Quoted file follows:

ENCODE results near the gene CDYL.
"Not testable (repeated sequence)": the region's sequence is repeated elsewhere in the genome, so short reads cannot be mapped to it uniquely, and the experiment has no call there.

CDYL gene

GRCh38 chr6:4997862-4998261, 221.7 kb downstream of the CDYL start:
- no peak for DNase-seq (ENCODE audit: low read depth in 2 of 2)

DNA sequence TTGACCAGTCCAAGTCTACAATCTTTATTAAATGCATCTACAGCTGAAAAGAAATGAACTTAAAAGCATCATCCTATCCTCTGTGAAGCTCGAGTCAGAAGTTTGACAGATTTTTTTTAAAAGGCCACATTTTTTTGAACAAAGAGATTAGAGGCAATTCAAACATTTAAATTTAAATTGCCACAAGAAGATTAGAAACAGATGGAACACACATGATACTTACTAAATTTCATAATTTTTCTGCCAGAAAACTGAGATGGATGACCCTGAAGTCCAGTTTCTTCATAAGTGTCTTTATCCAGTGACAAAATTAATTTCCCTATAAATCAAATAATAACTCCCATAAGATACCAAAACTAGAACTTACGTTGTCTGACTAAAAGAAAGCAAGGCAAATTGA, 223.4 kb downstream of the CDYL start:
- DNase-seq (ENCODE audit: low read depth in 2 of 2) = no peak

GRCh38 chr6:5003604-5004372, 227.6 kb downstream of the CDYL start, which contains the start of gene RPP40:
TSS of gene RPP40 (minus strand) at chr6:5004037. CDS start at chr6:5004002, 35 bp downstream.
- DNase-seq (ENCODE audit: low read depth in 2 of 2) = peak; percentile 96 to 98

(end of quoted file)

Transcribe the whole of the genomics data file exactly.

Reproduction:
ENCODE results near the gene CDYL.
"Not testable (repeated sequence)": the region's sequence is repeated elsewhere in the genome, so short reads cannot be mapped to it uniquely, and the experiment has no call there.

CDYL gene

GRCh38 chr6:4997862-4998261, 221.7 kb downstream of the CDYL start:
- no peak for DNase-seq (ENCODE audit: low read depth in 2 of 2)

DNA sequence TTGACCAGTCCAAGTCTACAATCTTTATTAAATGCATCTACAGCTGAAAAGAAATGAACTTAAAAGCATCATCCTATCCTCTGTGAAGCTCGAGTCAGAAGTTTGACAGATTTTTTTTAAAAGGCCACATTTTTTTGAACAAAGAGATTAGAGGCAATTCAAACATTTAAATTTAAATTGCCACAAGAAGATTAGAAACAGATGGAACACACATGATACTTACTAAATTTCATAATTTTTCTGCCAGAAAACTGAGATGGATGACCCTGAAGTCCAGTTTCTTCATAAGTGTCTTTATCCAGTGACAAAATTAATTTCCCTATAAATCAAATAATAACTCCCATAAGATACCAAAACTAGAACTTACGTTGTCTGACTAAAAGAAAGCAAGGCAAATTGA, 223.4 kb downstream of the CDYL start:
- DNase-seq (ENCODE audit: low read depth in 2 of 2) = no peak

GRCh38 chr6:5003604-5004372, 227.6 kb downstream of the CDYL start, which contains the start of gene RPP40:
TSS of gene RPP40 (minus strand) at chr6:5004037. CDS start at chr6:5004002, 35 bp downstream.
- DNase-seq (ENCODE audit: low read depth in 2 of 2) = peak; percentile 96 to 98